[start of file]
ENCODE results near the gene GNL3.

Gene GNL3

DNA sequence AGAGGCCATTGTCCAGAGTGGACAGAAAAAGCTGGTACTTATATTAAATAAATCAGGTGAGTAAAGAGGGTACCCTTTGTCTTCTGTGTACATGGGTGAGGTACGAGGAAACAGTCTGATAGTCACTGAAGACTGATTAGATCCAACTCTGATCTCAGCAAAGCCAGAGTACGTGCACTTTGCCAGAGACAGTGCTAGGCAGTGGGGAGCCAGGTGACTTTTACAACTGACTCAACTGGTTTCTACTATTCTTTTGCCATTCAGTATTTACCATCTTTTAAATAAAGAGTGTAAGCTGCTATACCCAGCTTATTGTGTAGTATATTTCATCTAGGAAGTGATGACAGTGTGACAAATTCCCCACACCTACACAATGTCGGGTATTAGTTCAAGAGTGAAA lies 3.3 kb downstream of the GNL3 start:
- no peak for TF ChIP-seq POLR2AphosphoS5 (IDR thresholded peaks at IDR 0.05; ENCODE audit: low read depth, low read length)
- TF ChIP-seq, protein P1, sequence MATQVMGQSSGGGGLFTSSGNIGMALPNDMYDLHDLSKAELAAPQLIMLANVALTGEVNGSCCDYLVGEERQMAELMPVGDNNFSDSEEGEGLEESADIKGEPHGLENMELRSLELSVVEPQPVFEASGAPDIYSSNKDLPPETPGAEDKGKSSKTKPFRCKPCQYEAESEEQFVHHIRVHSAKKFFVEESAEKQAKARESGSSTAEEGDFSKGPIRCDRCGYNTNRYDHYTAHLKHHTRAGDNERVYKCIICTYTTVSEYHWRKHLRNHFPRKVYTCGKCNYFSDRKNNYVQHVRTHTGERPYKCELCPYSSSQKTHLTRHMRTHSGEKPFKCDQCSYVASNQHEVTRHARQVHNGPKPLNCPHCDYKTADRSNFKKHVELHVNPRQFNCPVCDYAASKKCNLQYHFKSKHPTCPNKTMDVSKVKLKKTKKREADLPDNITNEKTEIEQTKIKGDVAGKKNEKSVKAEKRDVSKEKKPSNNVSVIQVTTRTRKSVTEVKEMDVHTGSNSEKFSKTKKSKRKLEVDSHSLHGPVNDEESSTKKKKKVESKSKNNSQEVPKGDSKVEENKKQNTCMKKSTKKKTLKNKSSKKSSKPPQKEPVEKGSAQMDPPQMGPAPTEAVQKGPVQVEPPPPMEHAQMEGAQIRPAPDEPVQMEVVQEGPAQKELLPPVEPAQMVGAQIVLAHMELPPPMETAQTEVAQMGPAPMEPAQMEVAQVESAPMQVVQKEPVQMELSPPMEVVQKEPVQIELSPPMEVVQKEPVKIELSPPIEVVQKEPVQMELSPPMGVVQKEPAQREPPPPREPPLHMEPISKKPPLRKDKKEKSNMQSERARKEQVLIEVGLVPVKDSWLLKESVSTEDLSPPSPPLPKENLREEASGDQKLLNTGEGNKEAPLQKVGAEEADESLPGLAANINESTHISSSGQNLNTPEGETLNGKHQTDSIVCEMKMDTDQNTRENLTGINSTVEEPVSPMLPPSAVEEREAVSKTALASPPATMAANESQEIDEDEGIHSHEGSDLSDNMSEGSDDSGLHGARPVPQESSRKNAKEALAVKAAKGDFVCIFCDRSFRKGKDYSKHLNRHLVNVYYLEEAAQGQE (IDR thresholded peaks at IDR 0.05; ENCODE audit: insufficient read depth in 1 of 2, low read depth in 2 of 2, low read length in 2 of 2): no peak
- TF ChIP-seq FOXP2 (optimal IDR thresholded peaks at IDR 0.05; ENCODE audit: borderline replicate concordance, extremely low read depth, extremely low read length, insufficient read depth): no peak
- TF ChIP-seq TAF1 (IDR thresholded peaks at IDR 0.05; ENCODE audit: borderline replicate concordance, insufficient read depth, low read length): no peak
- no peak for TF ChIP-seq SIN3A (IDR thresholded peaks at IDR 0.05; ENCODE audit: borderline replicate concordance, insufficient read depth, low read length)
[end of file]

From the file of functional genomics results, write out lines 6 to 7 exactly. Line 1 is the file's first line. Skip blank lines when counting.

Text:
- TF ChIP-seq FOXP2 (optimal IDR thresholded peaks at IDR 0.05; ENCODE audit: borderline replicate concordance, extremely low read depth, extremely low read length, insufficient read depth): no peak
- TF ChIP-seq TAF1 (IDR thresholded peaks at IDR 0.05; ENCODE audit: borderline replicate concordance, insufficient read depth, low read length): no peak